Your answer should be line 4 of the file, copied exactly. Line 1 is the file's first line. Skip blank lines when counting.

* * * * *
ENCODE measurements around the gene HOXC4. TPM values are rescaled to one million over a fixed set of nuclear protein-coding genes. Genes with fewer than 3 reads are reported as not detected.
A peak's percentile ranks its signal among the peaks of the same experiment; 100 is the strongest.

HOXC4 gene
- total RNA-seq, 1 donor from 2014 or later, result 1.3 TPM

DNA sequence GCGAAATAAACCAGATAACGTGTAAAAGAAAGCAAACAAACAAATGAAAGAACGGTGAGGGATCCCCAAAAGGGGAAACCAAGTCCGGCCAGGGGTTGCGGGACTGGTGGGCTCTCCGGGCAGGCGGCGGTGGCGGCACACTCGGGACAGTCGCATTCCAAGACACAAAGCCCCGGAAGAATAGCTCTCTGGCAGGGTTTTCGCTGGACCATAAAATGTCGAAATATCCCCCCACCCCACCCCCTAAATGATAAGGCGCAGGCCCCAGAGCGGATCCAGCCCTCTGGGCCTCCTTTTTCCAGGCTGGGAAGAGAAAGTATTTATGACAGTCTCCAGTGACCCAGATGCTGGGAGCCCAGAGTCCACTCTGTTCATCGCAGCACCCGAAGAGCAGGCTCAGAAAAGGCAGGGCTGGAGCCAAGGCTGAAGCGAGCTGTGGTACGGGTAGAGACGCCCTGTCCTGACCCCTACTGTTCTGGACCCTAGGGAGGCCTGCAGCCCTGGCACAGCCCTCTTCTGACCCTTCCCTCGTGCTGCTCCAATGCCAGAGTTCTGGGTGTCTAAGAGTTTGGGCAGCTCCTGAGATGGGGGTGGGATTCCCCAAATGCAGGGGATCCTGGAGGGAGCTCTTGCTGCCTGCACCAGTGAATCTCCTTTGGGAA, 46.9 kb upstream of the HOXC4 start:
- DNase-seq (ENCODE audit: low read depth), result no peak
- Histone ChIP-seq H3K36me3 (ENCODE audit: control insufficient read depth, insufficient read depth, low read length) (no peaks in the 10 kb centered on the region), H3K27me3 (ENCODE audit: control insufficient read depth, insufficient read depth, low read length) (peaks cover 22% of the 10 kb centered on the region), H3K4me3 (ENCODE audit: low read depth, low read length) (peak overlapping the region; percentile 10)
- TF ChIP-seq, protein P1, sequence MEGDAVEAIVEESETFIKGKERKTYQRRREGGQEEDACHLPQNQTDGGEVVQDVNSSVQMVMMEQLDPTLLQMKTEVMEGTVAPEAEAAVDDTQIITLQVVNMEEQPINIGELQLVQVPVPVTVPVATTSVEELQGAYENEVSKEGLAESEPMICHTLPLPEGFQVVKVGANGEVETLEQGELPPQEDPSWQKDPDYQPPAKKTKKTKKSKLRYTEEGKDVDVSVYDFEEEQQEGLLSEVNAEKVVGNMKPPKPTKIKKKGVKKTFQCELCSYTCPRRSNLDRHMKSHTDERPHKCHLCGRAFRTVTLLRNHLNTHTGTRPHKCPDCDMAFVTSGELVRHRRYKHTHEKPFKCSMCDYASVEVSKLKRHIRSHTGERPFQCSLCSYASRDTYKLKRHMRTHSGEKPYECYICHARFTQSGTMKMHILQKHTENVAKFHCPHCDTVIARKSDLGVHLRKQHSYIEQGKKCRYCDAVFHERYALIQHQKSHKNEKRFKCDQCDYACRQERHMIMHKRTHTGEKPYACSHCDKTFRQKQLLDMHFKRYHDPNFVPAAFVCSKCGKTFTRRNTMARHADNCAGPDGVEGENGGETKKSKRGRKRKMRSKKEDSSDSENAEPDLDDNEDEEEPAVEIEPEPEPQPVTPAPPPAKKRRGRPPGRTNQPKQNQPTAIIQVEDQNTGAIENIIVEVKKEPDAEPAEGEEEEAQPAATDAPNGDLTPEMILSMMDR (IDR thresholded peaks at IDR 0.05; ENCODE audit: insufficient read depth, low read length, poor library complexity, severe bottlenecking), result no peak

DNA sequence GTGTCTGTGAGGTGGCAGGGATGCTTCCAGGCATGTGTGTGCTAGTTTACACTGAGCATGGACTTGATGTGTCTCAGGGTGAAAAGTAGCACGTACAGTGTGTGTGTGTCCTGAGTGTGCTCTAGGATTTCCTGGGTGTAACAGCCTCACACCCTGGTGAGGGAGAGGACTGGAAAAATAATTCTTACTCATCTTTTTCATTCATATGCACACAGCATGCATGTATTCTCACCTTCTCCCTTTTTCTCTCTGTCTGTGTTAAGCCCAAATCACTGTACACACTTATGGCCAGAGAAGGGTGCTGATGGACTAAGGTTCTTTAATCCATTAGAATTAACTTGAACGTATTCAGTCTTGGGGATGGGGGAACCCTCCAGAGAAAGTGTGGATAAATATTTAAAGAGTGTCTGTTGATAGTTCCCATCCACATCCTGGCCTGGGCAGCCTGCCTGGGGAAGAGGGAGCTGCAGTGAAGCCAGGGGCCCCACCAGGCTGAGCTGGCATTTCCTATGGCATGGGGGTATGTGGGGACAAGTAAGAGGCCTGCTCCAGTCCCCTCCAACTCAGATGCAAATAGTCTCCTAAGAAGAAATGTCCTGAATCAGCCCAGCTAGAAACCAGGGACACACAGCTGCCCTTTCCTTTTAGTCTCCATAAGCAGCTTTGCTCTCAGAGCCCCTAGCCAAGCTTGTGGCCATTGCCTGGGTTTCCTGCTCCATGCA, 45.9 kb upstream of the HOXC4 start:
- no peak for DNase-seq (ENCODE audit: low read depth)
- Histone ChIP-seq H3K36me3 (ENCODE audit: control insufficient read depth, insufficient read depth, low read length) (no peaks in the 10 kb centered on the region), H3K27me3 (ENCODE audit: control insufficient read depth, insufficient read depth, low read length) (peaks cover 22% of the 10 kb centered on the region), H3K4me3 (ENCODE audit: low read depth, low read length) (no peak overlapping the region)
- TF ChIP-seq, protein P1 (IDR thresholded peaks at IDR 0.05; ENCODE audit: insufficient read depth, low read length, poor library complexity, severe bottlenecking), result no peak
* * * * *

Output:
- total RNA-seq, 1 donor from 2014 or later, result 1.3 TPM